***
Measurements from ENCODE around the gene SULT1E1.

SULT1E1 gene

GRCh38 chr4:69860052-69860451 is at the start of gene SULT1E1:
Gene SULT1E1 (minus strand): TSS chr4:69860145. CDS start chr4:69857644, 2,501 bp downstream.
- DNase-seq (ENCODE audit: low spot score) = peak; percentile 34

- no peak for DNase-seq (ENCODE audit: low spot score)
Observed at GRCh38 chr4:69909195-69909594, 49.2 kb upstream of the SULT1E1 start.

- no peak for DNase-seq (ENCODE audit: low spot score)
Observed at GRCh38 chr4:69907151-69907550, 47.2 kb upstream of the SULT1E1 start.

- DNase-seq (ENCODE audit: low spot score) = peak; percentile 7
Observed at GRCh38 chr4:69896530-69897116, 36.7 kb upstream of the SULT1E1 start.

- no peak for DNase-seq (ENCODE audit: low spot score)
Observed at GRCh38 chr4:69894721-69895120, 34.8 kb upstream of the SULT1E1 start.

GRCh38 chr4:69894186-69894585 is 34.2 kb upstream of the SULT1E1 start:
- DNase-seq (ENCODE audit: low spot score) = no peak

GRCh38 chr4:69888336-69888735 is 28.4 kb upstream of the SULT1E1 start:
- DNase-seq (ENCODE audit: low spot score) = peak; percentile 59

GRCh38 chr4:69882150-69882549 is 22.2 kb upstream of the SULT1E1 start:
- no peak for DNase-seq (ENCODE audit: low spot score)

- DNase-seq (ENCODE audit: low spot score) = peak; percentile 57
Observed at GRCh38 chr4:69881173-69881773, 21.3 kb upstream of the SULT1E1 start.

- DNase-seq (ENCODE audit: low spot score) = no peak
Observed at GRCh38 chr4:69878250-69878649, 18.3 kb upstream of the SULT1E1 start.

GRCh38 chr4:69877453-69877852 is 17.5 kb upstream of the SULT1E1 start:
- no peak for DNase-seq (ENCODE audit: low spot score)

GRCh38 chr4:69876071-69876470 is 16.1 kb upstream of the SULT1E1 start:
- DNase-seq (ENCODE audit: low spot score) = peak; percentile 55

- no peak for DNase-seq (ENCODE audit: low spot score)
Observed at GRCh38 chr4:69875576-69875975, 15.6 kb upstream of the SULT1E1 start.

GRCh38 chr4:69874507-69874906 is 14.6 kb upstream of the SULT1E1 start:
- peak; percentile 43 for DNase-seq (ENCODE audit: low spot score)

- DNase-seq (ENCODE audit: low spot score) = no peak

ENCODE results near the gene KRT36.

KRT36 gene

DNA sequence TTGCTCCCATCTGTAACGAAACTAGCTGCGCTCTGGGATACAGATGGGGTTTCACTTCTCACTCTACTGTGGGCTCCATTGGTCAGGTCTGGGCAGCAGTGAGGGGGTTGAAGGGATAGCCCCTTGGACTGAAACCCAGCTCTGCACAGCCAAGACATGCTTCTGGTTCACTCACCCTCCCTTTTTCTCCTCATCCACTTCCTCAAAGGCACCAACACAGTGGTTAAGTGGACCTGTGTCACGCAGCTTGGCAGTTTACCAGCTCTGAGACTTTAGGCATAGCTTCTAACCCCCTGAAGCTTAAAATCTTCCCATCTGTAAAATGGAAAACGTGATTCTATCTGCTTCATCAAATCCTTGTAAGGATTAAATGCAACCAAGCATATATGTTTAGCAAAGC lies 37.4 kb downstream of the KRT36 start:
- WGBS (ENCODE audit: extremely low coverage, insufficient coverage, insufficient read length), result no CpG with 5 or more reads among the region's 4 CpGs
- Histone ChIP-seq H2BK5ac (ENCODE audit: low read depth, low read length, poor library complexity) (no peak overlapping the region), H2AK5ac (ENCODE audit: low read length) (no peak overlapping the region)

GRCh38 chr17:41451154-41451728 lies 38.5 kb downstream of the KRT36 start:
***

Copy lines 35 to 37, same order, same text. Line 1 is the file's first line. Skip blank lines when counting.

DNA sequence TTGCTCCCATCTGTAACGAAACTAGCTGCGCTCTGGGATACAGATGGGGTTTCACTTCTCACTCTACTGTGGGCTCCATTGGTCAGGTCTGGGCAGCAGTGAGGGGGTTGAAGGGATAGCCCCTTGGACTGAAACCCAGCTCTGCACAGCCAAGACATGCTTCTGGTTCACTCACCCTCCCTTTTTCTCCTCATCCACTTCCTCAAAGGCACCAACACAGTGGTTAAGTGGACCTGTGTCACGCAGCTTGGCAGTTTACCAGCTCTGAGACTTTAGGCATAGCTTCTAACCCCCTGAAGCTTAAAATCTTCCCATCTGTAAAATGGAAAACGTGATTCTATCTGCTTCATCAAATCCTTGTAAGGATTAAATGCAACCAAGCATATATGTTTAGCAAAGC lies 37.4 kb downstream of the KRT36 start:
- WGBS (ENCODE audit: extremely low coverage, insufficient coverage, insufficient read length), result no CpG with 5 or more reads among the region's 4 CpGs
- Histone ChIP-seq H2BK5ac (ENCODE audit: low read depth, low read length, poor library complexity) (no peak overlapping the region), H2AK5ac (ENCODE audit: low read length) (no peak overlapping the region)